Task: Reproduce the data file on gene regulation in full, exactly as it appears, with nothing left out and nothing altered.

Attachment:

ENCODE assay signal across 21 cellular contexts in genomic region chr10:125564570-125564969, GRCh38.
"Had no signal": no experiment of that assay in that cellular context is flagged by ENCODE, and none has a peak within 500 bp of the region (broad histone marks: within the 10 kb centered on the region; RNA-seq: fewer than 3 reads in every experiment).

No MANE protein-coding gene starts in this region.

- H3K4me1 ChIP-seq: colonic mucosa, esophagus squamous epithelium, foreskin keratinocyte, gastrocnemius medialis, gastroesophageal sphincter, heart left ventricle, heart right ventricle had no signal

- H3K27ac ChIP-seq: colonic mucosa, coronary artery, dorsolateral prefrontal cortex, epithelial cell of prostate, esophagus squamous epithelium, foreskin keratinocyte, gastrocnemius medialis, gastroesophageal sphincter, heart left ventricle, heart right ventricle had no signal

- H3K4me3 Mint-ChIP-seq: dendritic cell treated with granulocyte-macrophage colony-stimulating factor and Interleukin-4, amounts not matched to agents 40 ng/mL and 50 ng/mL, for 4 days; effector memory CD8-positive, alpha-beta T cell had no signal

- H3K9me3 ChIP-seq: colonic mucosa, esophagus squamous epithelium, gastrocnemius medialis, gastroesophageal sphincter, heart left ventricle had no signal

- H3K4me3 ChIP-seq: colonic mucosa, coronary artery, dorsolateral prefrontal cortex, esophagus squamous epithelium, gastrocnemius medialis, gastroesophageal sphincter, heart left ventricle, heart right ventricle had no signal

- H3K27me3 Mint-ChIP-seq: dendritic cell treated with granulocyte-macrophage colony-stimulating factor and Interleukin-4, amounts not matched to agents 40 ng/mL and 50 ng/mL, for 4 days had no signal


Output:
ENCODE assay signal across 21 cellular contexts in genomic region chr10:125564570-125564969, GRCh38.
"Had no signal": no experiment of that assay in that cellular context is flagged by ENCODE, and none has a peak within 500 bp of the region (broad histone marks: within the 10 kb centered on the region; RNA-seq: fewer than 3 reads in every experiment).

No MANE protein-coding gene starts in this region.

- H3K4me1 ChIP-seq: colonic mucosa, esophagus squamous epithelium, foreskin keratinocyte, gastrocnemius medialis, gastroesophageal sphincter, heart left ventricle, heart right ventricle had no signal

- H3K27ac ChIP-seq: colonic mucosa, coronary artery, dorsolateral prefrontal cortex, epithelial cell of prostate, esophagus squamous epithelium, foreskin keratinocyte, gastrocnemius medialis, gastroesophageal sphincter, heart left ventricle, heart right ventricle had no signal

- H3K4me3 Mint-ChIP-seq: dendritic cell treated with granulocyte-macrophage colony-stimulating factor and Interleukin-4, amounts not matched to agents 40 ng/mL and 50 ng/mL, for 4 days; effector memory CD8-positive, alpha-beta T cell had no signal

- H3K9me3 ChIP-seq: colonic mucosa, esophagus squamous epithelium, gastrocnemius medialis, gastroesophageal sphincter, heart left ventricle had no signal

- H3K4me3 ChIP-seq: colonic mucosa, coronary artery, dorsolateral prefrontal cortex, esophagus squamous epithelium, gastrocnemius medialis, gastroesophageal sphincter, heart left ventricle, heart right ventricle had no signal

- H3K27me3 Mint-ChIP-seq: dendritic cell treated with granulocyte-macrophage colony-stimulating factor and Interleukin-4, amounts not matched to agents 40 ng/mL and 50 ng/mL, for 4 days had no signal